Monday, July 04, 2011
A majority of American voters continue to favor repeal of the health care law passed by Congress last year and the number who expect repeal has reached a new high.
A new Rasmussen Reports national telephone survey finds that 53% of Likely Voters at least somewhat favor repeal of the health care law, while 39% at least somewhat oppose it. This includes 40% who Strongly Favor repeal and 29% who are Strongly Opposed. (To see survey question wording, click here.)
Fifty-three percent (53%) also believe that it is at least somewhat likely the law will be repealed. That’s a seven point jump from a month ago [LINK] and the highest expectation of repeal yet measured. As with all such jumps, it remains to be seen whether this is the start of a new trend or merely statistical noise. Only 30% consider repeal unlikely, while 17% are not sure.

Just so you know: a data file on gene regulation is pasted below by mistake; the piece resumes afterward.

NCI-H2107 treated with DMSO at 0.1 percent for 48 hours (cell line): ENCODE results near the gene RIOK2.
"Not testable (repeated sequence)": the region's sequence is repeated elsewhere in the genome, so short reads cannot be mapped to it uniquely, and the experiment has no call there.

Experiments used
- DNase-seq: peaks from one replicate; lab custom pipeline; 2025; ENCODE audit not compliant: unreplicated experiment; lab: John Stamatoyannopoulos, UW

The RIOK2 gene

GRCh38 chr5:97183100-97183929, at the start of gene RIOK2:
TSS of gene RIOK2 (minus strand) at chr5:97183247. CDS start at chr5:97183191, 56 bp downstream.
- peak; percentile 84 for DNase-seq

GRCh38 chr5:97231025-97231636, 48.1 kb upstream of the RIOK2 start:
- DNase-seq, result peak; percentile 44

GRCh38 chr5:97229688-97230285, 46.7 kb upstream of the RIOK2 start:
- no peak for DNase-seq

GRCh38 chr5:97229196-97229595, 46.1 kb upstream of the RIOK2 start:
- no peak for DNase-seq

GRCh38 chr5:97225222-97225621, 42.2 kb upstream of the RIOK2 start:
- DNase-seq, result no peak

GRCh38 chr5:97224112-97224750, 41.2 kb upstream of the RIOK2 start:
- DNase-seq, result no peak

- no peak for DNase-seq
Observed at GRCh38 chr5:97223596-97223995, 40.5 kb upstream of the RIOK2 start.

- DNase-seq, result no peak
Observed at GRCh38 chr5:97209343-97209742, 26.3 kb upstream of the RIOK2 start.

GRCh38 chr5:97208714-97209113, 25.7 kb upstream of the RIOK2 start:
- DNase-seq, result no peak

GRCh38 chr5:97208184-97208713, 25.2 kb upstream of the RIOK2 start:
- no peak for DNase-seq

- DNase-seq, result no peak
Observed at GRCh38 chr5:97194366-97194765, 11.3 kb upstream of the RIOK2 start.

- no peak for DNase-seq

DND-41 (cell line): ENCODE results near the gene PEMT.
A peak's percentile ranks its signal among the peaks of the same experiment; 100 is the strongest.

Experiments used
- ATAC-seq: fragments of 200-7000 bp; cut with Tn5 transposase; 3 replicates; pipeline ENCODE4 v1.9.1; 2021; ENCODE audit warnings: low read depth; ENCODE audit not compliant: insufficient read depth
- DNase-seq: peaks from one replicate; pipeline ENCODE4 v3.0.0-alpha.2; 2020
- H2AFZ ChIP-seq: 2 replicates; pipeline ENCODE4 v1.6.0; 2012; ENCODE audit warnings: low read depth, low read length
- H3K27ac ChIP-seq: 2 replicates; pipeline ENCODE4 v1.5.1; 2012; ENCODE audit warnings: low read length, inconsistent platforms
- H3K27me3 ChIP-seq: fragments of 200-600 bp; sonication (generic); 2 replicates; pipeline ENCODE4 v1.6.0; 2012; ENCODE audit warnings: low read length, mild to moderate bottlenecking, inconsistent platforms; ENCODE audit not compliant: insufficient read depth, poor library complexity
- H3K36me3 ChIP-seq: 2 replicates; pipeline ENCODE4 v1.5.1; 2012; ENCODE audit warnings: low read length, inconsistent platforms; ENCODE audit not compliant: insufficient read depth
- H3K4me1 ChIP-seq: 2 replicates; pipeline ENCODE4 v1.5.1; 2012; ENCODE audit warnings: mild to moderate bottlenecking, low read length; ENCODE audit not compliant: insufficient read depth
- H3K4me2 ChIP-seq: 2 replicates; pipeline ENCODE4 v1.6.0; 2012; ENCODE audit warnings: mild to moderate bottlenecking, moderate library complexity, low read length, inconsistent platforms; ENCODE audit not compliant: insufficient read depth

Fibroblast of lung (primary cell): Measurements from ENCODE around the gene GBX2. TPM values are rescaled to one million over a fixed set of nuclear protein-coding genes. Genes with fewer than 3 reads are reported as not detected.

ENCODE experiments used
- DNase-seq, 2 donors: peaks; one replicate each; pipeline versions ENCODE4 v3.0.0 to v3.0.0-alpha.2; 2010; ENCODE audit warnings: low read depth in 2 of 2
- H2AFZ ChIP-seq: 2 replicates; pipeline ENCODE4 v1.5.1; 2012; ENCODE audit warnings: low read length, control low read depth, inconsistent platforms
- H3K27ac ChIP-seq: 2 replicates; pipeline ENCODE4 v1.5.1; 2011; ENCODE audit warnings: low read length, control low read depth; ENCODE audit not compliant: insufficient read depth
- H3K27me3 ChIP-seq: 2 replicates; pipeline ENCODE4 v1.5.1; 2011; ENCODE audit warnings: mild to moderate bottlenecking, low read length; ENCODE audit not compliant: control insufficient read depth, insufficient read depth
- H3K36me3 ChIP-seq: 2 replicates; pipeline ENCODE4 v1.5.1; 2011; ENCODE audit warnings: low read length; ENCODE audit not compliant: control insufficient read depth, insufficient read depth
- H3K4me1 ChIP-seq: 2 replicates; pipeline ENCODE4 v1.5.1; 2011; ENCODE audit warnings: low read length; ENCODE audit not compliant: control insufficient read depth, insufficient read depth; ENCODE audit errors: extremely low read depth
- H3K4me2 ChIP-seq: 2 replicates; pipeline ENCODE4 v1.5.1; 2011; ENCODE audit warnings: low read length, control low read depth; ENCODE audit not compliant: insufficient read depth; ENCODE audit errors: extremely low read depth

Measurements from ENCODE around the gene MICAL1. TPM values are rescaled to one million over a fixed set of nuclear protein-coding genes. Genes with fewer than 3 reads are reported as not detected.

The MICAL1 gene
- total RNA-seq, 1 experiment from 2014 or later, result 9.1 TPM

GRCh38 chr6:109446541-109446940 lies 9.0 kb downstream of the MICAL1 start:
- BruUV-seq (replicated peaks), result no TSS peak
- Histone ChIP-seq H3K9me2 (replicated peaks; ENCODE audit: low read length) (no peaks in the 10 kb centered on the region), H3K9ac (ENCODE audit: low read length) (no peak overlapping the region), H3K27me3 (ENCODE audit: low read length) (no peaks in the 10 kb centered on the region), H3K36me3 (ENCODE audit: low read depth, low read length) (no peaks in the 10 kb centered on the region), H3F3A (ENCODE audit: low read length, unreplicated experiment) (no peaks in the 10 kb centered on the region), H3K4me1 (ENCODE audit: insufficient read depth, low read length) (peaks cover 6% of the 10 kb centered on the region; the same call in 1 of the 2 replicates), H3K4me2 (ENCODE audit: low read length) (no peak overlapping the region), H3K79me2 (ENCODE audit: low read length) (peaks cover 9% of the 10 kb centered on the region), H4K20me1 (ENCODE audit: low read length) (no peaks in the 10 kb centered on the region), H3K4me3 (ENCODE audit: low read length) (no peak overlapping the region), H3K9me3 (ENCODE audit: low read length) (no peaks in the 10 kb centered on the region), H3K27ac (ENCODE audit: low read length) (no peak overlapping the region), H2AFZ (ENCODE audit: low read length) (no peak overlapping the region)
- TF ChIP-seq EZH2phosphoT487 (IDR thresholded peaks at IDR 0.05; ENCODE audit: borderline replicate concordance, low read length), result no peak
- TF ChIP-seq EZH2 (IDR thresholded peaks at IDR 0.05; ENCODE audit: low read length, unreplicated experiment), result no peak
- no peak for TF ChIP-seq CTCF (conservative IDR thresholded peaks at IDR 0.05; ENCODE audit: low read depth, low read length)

Still, the overwhelming sense about whether the law will be repealed is uncertainty. Only 17% say repeal is Very Likely and 6% believe it is Not At All Likely. That means three-out-of-four Americans (77%) are less certain of the outcome.
The numbers concerning the health care law have changed little since it was passed last year. A majority of voters have favored repeal every week but one since it was passed and even in the one exception a plurality favored repeal. The number of voters supporting repeal has ranged from 47% to 63% in that time period.
The survey of 1,000 Likely Voters was conducted on July 2, 2011 by Rasmussen Reports. The margin of sampling error is +/- 3 percentage points with a 95% level of confidence. Field work for all Rasmussen Reports surveys is conducted by Pulse Opinion Research, LLC. See methodology.Rasmussen subscribers can log in to read the rest of this article.
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